.04 Generally, within 90 days of receiving the additional information requested, the Service will notify the issuer in writing that either (1) the Service has determined that the failure to timely pay the rebate amount was not due to willful neglect or (2) the Service is unable to make a determination that the failure to timely pay the rebate amount was not due to willful neglect.

.05 If the Service notifies the issuer under section 4.04 that the Service is unable to make a determination that the failure to timely pay the rebate amount was not due to willful neglect, the issuer will be entitled, upon request, to a conference with the Service.

.06 After conducting the conference and reviewing any additional submissions by the issuer, the Service will notify the issuer in writing that either (1) the Service has determined that the failure to timely pay the rebate amount was not due to willful neglect or (2) the information available to the Service is insufficient for the Service to find a lack of willful neglect. If the Service is unable to find a lack of willful neglect, an examination of the bond issue may be opened. If, however, an examination of the bond issue is not opened within 180 days after the date the Service’s notification described in this section 4.06 is sent, then the issuer’s failure to timely pay the rebate amount will be treated as not due to willful neglect.

.07 For purposes of this section 4, a notification in writing is made on the date the written notification is sent.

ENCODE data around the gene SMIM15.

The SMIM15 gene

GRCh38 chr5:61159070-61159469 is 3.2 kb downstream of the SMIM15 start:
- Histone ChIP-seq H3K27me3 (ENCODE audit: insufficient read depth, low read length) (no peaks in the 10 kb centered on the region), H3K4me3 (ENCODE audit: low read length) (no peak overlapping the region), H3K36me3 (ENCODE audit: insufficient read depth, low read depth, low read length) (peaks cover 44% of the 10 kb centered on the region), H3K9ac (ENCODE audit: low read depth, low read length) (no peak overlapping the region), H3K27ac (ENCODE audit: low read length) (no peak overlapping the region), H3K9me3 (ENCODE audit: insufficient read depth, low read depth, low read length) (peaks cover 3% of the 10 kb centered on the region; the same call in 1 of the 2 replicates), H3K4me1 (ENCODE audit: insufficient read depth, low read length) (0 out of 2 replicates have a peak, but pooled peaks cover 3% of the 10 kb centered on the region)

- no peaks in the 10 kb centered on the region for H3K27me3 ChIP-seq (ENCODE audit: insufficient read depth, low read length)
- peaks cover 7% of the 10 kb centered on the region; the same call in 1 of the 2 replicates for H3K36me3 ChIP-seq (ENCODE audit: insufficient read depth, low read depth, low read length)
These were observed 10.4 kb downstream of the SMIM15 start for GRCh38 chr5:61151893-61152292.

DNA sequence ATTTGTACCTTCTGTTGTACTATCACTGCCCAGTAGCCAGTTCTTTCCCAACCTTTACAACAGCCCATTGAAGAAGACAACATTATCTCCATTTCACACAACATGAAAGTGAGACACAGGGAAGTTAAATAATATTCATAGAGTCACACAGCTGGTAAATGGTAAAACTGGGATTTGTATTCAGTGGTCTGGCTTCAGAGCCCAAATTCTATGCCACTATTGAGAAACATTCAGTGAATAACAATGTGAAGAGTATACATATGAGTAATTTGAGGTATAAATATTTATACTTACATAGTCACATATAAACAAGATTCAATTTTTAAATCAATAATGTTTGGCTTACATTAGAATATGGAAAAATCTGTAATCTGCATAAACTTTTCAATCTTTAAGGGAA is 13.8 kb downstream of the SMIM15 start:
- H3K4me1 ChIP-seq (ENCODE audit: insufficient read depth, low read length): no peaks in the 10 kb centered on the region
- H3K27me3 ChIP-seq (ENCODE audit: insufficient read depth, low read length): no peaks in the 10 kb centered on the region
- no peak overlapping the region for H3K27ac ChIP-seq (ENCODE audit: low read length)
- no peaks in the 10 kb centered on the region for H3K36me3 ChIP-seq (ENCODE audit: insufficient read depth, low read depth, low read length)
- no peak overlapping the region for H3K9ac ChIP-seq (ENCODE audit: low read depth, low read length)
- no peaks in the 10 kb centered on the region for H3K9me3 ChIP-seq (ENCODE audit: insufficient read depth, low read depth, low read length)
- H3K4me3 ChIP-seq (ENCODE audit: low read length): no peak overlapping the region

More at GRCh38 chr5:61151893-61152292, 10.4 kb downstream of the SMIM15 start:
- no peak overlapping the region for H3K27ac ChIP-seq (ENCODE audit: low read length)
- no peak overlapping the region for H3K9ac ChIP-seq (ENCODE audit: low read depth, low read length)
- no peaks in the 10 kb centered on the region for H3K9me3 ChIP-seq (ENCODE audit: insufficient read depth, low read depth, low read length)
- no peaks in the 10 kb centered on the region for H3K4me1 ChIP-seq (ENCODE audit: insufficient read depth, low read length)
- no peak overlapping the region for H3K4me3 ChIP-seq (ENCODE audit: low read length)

SECTION 5. PROCEDURES CONCERNING REQUESTS FOR AN EXTENSION OF TIME OR A WAIVER OF PENALTY

.01 Extension of time to pay the late payment amount. Prior to the expiration of the 180-day period described in section 3.01(1), an issuer may request that the Service grant it an extension of 180 days to pay the late payment amount determined under section 3.01(1). The request should be submitted to Internal Revenue Service, ATTENTION: SE:T:GE:TEB:O, 1111 Constitution Avenue, N.W., PE-5T2, Washington, D.C. 20224. The request should include the explanation required by section 3.04 and should address the unusual circumstances upon which the extension should be granted. Within 90 days after receiving a request for extension, the Service will notify the issuer in writing whether the extension is approved. If the Service does not notify the issuer in writing within that 90-day period, the issuer’s request for extension is approved. If a request for extension is approved, and payment is made within 180 days after the expiration of the 180-day period, then the late payment amount is the rebate amount that the issuer failed to pay, plus interest, as determined under section 3.01(1). If a request for extension is not approved, the issuer must pay either: (1) if within the 180-day period, the amount determined under section 3.01(1); or (2) if after the 180-day period, the amount determined under section 3.01(2).